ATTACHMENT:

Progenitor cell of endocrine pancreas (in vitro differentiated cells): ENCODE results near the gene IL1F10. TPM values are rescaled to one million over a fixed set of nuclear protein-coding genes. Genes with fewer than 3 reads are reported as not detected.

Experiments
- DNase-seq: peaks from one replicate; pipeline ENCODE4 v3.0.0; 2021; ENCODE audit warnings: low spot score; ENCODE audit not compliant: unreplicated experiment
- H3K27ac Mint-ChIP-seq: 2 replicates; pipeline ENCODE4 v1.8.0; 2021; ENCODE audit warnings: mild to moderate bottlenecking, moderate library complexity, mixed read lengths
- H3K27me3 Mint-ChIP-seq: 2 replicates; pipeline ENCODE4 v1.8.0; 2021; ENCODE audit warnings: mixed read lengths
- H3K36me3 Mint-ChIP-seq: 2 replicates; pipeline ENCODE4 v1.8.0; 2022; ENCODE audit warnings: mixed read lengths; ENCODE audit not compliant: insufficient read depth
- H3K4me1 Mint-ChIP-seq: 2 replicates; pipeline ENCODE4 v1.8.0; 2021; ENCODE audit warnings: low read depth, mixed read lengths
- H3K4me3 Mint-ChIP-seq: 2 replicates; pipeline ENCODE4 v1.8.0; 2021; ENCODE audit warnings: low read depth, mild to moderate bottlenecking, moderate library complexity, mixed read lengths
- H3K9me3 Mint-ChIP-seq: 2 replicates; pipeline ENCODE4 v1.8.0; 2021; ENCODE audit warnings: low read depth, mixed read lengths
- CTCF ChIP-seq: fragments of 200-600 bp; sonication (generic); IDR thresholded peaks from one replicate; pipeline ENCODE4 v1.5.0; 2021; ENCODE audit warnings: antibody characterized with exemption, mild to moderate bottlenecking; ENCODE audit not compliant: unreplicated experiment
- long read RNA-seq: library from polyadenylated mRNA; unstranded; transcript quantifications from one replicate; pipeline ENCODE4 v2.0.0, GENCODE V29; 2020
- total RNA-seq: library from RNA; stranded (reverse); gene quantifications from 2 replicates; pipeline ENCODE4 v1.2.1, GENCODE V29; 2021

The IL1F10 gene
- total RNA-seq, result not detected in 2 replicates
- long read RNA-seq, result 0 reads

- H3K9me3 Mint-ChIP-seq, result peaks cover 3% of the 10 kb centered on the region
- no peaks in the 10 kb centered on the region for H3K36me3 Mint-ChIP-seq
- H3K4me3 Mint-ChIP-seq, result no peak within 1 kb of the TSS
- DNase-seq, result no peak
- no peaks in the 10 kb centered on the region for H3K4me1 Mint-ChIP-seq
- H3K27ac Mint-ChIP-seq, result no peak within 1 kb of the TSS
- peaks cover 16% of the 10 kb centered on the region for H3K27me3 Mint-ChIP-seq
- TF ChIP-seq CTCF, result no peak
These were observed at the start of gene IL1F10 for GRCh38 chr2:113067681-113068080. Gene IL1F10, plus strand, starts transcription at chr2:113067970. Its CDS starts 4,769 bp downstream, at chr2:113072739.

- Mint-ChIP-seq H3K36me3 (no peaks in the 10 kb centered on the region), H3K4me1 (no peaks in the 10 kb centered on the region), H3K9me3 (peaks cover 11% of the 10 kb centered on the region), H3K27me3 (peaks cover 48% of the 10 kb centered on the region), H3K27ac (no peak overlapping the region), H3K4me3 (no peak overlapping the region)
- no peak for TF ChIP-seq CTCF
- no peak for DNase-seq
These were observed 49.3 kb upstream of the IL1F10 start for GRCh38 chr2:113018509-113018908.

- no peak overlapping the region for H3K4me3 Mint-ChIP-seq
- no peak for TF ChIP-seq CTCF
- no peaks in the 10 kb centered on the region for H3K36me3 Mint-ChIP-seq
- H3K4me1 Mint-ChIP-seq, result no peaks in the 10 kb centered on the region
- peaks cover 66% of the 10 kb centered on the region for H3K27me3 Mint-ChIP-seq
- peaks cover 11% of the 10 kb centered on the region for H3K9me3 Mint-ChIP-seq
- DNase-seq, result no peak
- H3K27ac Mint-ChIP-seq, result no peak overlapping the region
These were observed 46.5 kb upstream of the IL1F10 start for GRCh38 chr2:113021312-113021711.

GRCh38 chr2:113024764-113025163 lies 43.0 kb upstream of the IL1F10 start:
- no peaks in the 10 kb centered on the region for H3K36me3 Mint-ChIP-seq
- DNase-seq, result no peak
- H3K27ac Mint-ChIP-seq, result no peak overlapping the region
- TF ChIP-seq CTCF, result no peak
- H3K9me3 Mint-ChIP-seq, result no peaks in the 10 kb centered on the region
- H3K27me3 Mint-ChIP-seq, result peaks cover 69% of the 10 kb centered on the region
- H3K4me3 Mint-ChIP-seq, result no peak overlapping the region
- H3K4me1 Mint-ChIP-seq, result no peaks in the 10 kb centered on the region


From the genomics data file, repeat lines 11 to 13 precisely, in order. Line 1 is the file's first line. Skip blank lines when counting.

- long read RNA-seq: library from polyadenylated mRNA; unstranded; transcript quantifications from one replicate; pipeline ENCODE4 v2.0.0, GENCODE V29; 2020
- total RNA-seq: library from RNA; stranded (reverse); gene quantifications from 2 replicates; pipeline ENCODE4 v1.2.1, GENCODE V29; 2021

The IL1F10 gene